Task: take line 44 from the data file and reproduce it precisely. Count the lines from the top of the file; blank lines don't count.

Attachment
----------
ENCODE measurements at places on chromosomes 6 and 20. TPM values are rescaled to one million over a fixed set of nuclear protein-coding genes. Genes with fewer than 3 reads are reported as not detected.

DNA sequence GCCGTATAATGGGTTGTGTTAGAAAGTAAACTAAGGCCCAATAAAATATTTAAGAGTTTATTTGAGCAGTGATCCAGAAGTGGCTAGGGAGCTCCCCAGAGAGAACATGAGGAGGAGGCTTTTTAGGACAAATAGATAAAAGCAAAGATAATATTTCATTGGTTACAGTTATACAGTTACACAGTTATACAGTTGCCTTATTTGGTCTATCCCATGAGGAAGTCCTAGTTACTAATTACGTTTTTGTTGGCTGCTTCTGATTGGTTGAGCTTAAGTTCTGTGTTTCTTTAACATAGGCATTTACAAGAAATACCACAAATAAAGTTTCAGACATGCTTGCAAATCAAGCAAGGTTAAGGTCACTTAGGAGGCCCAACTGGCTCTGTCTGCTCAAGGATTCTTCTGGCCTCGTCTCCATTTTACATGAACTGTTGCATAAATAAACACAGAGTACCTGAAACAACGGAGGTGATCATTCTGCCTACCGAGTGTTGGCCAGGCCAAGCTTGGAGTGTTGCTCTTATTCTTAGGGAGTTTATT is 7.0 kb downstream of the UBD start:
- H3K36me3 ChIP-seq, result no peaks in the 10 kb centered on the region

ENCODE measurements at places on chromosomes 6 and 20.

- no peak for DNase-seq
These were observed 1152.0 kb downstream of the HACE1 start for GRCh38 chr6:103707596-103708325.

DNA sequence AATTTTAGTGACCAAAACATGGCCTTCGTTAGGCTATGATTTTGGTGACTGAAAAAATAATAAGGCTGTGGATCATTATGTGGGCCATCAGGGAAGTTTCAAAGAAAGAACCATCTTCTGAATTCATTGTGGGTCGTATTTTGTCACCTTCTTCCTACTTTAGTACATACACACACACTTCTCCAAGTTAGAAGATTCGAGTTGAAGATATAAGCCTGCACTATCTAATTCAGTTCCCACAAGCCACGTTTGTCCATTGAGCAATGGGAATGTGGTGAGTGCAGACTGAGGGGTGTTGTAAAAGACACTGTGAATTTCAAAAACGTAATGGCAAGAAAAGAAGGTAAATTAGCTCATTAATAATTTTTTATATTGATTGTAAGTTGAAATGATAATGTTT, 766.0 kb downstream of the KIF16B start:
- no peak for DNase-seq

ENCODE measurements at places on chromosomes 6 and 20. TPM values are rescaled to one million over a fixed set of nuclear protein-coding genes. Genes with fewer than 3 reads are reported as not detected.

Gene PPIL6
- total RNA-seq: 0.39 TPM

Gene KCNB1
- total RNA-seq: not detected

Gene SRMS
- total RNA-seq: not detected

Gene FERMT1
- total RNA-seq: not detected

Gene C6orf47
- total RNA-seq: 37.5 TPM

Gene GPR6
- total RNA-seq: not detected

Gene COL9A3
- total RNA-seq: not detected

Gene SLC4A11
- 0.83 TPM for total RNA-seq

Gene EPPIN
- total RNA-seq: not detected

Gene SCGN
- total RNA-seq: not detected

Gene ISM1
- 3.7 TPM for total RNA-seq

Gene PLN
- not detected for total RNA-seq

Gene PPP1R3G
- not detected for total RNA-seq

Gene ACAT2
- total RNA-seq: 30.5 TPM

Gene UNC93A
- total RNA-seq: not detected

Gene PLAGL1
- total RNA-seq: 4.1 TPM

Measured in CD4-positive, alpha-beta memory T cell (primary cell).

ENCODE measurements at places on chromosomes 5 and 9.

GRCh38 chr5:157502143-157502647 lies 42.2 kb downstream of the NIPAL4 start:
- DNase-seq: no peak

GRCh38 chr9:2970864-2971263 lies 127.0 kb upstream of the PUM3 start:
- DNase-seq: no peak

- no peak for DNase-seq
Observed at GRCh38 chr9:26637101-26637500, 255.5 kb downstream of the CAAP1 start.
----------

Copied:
GRCh38 chr5:157502143-157502647 lies 42.2 kb downstream of the NIPAL4 start: